The steel-plated protection afforded by Ironsides obscured their view of the outside world. They continued to look out of their viewports, but the Captain’s body language was still their best gauge of imminent danger. So far, he hadn’t led them astray.
Once you’ve heard the sound of a mortar round on its way to kill you, you don’t forget it. Captain Harrington knew the sound well, and slammed the tank hatch closed.
“Button up! Load an HE!” He grabbed the radio hanging next to his commander’s chair and called on the other tanks. “They’re dug in up ahead somewhere, let’s dig ‘em out!”
Looking through the periscope, he saw multiple twinkles of light as machine guns opened up on his company. “They’re playing the devil’s piano for us, boys! Let’s return the favor. Fire at will!”
The forward gunner began enthusiastically squeezing off rounds. The tank shuddered as the main cannon shot off a high-explosive round. The infantrymen needed covering fire to dig foxholes, and Captain Harrington and his tanks provided it.
It wasn’t going to be enough. Foxholes were better than nothing, but provided little protection from mortar rounds. The mobility of mortars made them difficult to knock out, especially from a distance.
Ironsides’ longtime driver, Jaws, knew this. He turned to the Captain and asked, “Full ahead sir? Let’s get the bastards!”
“Mines, private. They gotta be all over the road ahead.”
If the enemy had taken the time to set up an ambush, they had taken the time to mine the road. Captain Harrington wiped his brow as he considered the problem. If they stayed put, their ability to protect the infantrymen would be limited. A stalemate would arise, and although the American forces were more likely to be reinforced first, he didn’t want to let his company slowly bleed men until that time. If they moved down the road, a mine could blow off their treads and they’d be sitting ducks.
He wiped his brow again, his body feeling the heat of the tank in action while the gears in his head ground towards a solution. Advance or hold ground? Neither option appealed to him. But Captain Harrington always took action, and he wasn’t going to stand pat now.
“Turn us 45 degrees to the right, full ahead. Rice paddies be damned,” said the Captain.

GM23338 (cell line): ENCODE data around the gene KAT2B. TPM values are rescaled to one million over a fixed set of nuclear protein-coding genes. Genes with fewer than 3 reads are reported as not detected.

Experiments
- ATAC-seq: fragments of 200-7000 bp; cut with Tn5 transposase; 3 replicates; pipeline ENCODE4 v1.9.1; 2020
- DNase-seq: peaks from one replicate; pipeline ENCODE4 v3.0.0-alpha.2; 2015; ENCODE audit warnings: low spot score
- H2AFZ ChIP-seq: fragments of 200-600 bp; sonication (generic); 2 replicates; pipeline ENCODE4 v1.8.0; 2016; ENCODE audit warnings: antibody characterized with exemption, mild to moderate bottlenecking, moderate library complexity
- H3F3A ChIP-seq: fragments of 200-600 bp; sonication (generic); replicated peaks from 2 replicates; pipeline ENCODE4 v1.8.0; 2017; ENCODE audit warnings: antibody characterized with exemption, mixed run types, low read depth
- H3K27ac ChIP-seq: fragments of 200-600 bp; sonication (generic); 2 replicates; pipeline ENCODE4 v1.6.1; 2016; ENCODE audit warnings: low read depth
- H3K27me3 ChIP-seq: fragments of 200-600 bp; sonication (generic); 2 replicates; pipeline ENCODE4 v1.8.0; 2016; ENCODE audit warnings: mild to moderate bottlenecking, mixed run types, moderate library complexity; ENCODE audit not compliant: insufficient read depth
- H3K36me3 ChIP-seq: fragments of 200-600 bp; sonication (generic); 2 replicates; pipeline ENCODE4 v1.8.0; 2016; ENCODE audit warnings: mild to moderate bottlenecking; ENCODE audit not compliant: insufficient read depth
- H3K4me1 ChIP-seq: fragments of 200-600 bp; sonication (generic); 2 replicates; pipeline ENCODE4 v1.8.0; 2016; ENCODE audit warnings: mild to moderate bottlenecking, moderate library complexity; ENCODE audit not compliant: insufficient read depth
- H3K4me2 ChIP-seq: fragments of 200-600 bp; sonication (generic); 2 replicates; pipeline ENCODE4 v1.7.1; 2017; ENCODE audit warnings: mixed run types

Cackling wildly, Jaws gunned the engine and led Ironsides offroad. The gunner rotated the turret towards the enemy lines, anxious to fire. The tank went down a small incline and slammed into the next paddy. Ironsides’ treads cooperated at first, moving slowly forward. But then the soft ground gave way and she dragged to a stop. Jaws gunned the engines, but the ground just churned and churned and they went nowhere.
Captain Harrington waited for a long moment as Jaws did everything he could to move the tank. More churning. Jaws slumped back in his seat dejectedly.
Once you’ve heard the sound of a mortar round on its way to kill you, you don’t forget it.
“Damn it all to hell, Cap, she ain’t movin’.”
Tense silence fell over the crew as they waited for their Captain to respond. As they waited, they heard the telltale whistle of a mortar round — faint at first, but growing louder with every second. The men braced themselves. Then the round exploded directly on top of the tank: wham! The whole vehicle rocked on its treads, and the men’s nostrils filled with the acrid smell of explosive chemicals. Ironsides might have only been an upgraded version of Captain Harrington’s machine from WW2, but she stayed true to her name and kept the crew intact.
A stream of expletives exploded from Captain Harrington’s mouth as he began to punch the grey steel of the sidewall, slamming his hand into it over and over as he cursed his misfortune.
“Alright, goddamnit,” he said, composing himself. “Shut her down. Let them think we’re completely dead.” With a lot of luck and inaccurate shooting by the enemy, they might be able to hold out until dark and escape.